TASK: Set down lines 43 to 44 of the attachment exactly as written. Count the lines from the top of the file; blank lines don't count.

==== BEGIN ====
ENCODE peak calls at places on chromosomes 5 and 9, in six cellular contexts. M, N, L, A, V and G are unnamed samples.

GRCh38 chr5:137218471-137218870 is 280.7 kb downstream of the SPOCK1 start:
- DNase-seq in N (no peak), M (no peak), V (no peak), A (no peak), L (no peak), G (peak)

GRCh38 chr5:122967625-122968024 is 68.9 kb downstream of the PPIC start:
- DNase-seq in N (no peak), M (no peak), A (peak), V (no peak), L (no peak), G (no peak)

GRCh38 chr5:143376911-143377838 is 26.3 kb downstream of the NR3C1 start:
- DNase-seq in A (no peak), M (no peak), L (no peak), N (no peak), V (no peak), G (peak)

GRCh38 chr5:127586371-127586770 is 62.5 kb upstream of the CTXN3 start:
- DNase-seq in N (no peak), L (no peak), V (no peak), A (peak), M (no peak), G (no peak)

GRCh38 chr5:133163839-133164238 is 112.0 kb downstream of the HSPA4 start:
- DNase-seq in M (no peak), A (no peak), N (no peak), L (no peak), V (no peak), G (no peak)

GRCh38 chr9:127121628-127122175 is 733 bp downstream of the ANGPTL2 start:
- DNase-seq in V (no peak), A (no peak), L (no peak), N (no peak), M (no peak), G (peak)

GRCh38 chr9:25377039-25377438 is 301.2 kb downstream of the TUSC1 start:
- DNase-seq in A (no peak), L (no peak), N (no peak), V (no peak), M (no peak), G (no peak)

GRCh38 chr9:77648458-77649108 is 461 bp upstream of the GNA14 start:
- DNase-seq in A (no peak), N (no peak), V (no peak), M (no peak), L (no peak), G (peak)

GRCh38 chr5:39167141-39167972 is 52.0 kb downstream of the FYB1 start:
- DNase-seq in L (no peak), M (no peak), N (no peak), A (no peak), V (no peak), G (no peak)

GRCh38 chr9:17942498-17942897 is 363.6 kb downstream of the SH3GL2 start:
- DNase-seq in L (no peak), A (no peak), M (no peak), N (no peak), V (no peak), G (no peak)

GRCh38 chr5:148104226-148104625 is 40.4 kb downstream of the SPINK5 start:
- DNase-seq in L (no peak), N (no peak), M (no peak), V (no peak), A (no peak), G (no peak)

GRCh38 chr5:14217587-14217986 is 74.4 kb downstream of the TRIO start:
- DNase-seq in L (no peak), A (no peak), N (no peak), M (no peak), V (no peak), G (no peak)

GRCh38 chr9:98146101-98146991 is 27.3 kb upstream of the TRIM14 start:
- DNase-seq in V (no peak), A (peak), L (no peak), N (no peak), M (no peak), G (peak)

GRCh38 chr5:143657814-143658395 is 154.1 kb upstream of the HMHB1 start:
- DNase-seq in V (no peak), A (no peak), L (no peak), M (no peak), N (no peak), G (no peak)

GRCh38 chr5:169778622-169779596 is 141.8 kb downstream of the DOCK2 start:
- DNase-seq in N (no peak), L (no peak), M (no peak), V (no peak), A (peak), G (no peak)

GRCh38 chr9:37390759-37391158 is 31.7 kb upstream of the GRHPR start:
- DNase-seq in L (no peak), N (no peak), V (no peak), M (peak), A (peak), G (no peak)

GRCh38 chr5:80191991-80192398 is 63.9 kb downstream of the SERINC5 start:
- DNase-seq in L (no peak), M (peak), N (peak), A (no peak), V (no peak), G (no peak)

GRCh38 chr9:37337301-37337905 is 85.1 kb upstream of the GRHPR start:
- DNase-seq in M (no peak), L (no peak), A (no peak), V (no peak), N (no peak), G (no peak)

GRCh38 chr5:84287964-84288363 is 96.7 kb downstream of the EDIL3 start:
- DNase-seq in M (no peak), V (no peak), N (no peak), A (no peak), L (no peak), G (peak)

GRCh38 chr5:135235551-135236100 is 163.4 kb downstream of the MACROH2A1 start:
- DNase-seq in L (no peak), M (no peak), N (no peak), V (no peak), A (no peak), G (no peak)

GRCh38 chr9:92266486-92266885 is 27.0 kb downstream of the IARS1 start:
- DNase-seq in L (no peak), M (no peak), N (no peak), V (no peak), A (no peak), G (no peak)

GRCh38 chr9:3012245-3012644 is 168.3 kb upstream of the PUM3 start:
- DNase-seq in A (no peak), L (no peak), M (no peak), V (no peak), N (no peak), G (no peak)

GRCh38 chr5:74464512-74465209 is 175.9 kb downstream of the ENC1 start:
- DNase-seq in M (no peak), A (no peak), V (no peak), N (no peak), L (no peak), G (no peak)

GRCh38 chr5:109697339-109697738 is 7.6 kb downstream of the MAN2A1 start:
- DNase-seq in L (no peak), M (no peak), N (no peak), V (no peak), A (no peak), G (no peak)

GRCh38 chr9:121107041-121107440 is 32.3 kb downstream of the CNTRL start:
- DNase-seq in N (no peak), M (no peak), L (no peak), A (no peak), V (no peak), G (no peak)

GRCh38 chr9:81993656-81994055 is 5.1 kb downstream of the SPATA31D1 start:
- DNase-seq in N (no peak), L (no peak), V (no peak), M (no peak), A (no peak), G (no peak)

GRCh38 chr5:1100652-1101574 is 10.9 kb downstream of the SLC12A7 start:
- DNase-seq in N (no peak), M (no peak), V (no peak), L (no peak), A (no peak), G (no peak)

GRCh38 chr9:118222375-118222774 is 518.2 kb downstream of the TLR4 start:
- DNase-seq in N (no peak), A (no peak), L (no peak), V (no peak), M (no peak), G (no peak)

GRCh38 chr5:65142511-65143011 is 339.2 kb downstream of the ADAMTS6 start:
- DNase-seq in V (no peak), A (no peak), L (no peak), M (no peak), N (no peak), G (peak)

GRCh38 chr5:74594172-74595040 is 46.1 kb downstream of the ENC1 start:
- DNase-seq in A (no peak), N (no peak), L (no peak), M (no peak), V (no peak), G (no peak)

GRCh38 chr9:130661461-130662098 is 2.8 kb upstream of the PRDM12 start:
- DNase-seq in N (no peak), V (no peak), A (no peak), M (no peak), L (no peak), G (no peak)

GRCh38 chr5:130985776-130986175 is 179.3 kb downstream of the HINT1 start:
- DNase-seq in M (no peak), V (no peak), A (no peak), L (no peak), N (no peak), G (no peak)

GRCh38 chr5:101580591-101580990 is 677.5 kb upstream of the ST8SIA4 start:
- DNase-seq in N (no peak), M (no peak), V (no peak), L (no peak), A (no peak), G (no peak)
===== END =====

- DNase-seq in L (no peak), M (no peak), N (no peak), V (no peak), A (no peak), G (no peak)

GRCh38 chr9:3012245-3012644 is 168.3 kb upstream of the PUM3 start: